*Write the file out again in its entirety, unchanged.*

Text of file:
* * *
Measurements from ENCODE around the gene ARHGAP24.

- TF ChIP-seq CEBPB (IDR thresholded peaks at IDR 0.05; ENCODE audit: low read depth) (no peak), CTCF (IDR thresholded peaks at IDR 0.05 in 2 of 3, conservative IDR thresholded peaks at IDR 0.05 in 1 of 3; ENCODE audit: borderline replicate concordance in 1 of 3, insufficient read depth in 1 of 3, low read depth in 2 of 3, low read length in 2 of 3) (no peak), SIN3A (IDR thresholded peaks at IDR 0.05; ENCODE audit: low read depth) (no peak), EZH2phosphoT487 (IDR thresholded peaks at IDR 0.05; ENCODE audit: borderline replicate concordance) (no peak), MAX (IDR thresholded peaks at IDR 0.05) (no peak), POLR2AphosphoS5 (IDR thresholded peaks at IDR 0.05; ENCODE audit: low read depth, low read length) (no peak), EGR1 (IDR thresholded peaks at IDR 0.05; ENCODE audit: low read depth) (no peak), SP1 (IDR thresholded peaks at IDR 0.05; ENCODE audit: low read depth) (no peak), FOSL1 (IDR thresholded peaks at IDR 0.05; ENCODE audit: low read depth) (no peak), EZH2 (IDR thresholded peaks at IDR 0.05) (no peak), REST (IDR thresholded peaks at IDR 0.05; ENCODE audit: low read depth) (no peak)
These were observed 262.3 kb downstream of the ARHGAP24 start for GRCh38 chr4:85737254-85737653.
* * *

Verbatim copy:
Measurements from ENCODE around the gene ARHGAP24.

- TF ChIP-seq CEBPB (IDR thresholded peaks at IDR 0.05; ENCODE audit: low read depth) (no peak), CTCF (IDR thresholded peaks at IDR 0.05 in 2 of 3, conservative IDR thresholded peaks at IDR 0.05 in 1 of 3; ENCODE audit: borderline replicate concordance in 1 of 3, insufficient read depth in 1 of 3, low read depth in 2 of 3, low read length in 2 of 3) (no peak), SIN3A (IDR thresholded peaks at IDR 0.05; ENCODE audit: low read depth) (no peak), EZH2phosphoT487 (IDR thresholded peaks at IDR 0.05; ENCODE audit: borderline replicate concordance) (no peak), MAX (IDR thresholded peaks at IDR 0.05) (no peak), POLR2AphosphoS5 (IDR thresholded peaks at IDR 0.05; ENCODE audit: low read depth, low read length) (no peak), EGR1 (IDR thresholded peaks at IDR 0.05; ENCODE audit: low read depth) (no peak), SP1 (IDR thresholded peaks at IDR 0.05; ENCODE audit: low read depth) (no peak), FOSL1 (IDR thresholded peaks at IDR 0.05; ENCODE audit: low read depth) (no peak), EZH2 (IDR thresholded peaks at IDR 0.05) (no peak), REST (IDR thresholded peaks at IDR 0.05; ENCODE audit: low read depth) (no peak)
These were observed 262.3 kb downstream of the ARHGAP24 start for GRCh38 chr4:85737254-85737653.